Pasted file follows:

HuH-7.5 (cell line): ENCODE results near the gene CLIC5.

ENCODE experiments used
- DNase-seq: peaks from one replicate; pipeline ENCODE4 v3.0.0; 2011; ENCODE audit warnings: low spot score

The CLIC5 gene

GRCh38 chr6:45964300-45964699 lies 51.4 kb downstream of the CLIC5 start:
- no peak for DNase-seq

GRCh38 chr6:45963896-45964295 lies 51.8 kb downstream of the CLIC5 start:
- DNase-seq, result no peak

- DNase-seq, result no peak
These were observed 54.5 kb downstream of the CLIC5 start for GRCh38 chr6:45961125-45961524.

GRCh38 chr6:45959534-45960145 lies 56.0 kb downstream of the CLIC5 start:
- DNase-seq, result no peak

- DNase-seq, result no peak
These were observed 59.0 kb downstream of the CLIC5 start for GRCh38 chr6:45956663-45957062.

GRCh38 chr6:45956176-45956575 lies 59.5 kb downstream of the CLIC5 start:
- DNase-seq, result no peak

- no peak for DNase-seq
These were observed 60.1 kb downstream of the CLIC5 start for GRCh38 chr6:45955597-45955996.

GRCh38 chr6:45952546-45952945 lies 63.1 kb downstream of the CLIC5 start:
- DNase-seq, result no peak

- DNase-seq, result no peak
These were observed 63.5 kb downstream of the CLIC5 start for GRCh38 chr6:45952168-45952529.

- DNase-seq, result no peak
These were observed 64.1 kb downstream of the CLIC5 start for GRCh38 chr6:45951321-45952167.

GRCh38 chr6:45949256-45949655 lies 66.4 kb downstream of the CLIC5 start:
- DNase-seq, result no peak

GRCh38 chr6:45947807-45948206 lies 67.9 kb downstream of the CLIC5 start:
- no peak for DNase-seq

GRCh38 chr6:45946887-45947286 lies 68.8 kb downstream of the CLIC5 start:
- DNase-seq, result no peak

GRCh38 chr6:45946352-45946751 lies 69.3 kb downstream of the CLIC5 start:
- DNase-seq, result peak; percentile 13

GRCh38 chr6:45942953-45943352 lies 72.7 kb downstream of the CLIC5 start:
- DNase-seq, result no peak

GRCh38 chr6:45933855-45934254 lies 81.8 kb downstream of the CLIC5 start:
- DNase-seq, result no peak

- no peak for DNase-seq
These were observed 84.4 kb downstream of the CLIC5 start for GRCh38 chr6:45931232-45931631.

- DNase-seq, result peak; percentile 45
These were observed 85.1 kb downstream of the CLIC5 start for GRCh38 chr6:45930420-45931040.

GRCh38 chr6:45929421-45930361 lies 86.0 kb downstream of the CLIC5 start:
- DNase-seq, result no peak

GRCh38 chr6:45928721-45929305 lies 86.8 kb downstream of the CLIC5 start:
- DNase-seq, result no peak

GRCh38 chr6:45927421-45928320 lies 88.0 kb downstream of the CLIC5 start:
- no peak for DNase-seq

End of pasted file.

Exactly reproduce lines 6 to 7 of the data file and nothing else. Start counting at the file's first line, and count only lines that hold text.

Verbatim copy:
- no peak for DNase-seq

GRCh38 chr6:45963896-45964295 lies 51.8 kb downstream of the CLIC5 start: